- “To be a knowledgeable and compassionate professional nurse that truly makes a difference in patients’ lives through providing holistic nursing care.”
- “To integrate critical thinking knowledge and the nursing process to serve people in a Christ-like manner.”
- “To be a competent and lifelong learning nurse while providing empathetic and compassionate care, maintaining honesty and integrity and being respectful of all cultures and individual choices.”
Educators…What’s Your Why?
Developing a personal mission is not just for students or nurses in practice. It is also an essential exercise for every nurse educator.
Though I pursued my passion to become an educator, it didn’t take long for me to experience numerous unexpected struggles including both faculty and student incivility that stole my joy and passion.
I began to question why I was willing to take a pay cut for this! Why am I doing this?
Then I remembered my why.
Before I took the plunge and pursued my Masters in nursing education in 2005, I was reading Wild at Heart a book by Christian author John Eldridge. This quote jumped off the page and into my heart:
Don’t do what the world needs. But do what makes you come alive and do that. Because what the world needs are men and women who have come fully alive.
Though nursing education can have its ups and downs, at the end of the day teaching is what makes me come alive and is at work but something I truly enjoy.
This powerful quote captures the essence of my why and has helped me stay grounded and passionate in all that I did in nursing education and with KeithRN.
Nightingale had a clear vision of her mission as a transformational nurse leader and educator.
Florence Nightingale wrote that she sensed God calling her to serve others through nursing and was guided by her calling and personal mission.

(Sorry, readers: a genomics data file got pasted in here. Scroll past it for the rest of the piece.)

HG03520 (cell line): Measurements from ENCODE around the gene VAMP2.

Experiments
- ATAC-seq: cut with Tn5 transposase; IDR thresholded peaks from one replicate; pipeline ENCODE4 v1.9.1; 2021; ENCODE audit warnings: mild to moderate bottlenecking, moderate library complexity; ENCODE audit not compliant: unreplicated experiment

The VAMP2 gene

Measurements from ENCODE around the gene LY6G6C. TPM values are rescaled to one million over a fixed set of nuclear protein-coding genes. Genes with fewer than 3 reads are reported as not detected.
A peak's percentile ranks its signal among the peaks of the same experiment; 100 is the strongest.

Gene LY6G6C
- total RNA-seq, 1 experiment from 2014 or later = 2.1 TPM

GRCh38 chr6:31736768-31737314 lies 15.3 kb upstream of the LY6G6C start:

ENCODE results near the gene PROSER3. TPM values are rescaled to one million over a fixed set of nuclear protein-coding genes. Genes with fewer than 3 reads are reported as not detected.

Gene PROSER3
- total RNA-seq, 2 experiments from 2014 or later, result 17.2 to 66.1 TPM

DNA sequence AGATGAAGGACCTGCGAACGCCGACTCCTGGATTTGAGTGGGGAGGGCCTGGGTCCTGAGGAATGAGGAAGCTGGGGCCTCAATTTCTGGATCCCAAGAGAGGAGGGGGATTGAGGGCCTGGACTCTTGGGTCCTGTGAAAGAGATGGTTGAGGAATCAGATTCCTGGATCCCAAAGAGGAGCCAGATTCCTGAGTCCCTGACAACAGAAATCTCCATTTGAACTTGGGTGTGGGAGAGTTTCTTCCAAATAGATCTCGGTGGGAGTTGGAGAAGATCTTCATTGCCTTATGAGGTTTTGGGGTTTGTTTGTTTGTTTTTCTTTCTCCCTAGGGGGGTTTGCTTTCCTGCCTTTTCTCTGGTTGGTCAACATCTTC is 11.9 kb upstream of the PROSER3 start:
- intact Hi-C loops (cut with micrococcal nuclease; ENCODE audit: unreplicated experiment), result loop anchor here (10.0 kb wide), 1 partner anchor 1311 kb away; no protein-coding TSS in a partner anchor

She served others sacrificially and as a result realized her personal vision of a life well lived.
Whether you are a student or nurse educator, I encourage you to have this same sense of mission, vision, and purpose that Nightingale communicated in this quote on the value of being a nurse:
“One whose life makes a great difference for all: All are better off than if she had not lived.”
In order to make a lasting difference in all that you do, you must remain engaged, empathetic, and pursue excellence in all that you do.
Though real-world clinical practice will stretch you as a new nurse, a mission statement that describes your why will be a needed guide to keep you grounded as a new nurse in practice then be intentional to live it out.
Life is short and you have one shot to live this life well. Don’t waste it. Have a clear sense of purpose and mission.
Identify your mission as a nurse or nurse educator at the beginning of your career, then you will be able to look back at your life with no regrets knowing that like Nightingale, you too lived out your mission and vision of a life well lived and made a difference in the world as you served and cared for others as a nurse!
What is your why or mission as a nurse or nurse educator?
Take a moment and share it with others by commenting below!
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Keith Rischer – Ph.D., RN, CCRN, CEN